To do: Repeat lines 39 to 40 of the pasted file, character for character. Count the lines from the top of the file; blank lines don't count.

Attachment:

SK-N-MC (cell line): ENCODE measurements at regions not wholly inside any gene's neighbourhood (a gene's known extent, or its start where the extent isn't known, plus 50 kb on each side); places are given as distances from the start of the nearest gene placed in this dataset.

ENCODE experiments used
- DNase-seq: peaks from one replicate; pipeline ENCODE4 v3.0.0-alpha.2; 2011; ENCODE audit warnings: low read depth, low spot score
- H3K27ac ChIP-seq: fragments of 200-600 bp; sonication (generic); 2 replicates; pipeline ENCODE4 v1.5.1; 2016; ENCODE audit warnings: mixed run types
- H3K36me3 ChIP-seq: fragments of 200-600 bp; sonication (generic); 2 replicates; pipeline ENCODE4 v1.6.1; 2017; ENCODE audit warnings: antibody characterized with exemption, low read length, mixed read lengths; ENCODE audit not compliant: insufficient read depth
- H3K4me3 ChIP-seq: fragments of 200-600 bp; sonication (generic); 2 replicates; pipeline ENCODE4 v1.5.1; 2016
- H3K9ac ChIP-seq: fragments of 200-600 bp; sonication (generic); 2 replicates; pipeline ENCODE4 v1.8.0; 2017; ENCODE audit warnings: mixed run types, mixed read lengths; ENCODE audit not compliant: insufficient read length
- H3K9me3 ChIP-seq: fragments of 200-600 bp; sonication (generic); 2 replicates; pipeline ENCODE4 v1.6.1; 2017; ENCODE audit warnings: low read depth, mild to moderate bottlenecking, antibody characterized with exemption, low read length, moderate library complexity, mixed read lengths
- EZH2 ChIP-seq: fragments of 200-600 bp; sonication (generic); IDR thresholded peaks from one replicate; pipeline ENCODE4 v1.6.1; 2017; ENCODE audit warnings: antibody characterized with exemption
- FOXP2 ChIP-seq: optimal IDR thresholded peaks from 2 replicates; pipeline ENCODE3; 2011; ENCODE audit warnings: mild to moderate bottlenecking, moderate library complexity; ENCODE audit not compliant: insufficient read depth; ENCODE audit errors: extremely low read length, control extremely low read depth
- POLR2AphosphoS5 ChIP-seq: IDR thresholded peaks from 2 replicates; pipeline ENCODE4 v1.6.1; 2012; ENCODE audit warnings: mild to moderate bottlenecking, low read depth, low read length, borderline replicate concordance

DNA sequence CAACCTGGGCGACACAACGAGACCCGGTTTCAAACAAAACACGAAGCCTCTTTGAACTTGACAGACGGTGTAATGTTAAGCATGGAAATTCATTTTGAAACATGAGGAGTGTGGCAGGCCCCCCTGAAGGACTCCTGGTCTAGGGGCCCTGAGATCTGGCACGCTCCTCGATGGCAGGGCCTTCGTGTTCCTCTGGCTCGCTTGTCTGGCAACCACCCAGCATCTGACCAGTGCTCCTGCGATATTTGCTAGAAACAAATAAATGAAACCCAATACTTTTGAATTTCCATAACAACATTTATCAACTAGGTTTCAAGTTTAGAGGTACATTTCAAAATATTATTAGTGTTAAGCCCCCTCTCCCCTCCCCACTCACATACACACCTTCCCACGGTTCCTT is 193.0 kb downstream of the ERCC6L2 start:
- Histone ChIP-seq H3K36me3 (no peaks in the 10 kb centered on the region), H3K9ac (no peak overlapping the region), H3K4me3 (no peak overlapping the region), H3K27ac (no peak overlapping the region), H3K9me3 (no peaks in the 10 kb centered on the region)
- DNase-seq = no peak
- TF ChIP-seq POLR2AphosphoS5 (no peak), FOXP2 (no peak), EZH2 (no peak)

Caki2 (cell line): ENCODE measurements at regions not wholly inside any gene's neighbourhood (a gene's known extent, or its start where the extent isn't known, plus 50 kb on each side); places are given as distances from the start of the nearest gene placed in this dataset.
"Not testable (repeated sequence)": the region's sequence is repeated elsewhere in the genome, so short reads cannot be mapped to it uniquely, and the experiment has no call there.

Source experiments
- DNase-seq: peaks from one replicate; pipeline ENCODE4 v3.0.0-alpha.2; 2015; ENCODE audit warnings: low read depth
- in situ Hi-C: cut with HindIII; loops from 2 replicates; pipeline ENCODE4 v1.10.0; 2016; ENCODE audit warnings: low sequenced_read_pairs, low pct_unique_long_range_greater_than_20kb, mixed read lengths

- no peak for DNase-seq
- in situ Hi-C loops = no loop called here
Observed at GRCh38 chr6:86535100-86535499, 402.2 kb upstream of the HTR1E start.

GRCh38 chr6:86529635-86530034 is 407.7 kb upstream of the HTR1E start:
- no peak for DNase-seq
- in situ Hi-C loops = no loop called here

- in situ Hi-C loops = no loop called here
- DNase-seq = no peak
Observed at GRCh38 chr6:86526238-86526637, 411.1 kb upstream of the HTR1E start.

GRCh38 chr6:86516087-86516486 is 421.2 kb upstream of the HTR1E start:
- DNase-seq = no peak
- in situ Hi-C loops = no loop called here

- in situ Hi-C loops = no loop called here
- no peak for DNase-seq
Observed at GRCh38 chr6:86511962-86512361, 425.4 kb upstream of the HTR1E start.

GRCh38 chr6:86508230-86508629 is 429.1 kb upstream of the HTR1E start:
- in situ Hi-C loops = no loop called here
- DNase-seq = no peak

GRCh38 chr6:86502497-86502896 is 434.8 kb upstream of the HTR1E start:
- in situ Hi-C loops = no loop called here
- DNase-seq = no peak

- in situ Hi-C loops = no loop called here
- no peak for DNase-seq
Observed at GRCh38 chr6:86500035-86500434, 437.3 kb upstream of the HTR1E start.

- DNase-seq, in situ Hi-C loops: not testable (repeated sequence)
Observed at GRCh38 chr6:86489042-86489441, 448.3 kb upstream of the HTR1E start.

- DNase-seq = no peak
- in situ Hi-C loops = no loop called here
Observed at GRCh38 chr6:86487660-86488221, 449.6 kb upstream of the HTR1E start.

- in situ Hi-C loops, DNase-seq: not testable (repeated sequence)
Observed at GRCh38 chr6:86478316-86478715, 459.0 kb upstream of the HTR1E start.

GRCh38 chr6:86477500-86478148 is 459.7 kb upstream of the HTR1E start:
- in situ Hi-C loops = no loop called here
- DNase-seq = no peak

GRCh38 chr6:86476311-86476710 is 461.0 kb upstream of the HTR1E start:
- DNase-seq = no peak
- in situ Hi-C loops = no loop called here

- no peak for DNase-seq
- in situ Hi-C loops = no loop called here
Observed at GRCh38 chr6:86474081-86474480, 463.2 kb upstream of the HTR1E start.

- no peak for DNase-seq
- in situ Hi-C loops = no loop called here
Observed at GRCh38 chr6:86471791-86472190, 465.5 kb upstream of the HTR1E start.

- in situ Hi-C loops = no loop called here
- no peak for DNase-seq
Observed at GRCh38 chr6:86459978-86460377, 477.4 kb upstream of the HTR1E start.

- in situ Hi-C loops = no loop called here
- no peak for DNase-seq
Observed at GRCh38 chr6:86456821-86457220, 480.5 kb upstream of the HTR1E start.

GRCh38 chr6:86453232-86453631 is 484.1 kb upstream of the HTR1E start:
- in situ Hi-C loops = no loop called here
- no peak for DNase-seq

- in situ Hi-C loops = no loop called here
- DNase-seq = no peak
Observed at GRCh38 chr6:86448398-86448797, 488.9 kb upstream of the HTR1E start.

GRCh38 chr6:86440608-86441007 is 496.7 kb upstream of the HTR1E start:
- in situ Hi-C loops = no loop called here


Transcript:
GRCh38 chr6:86502497-86502896 is 434.8 kb upstream of the HTR1E start:
- in situ Hi-C loops = no loop called here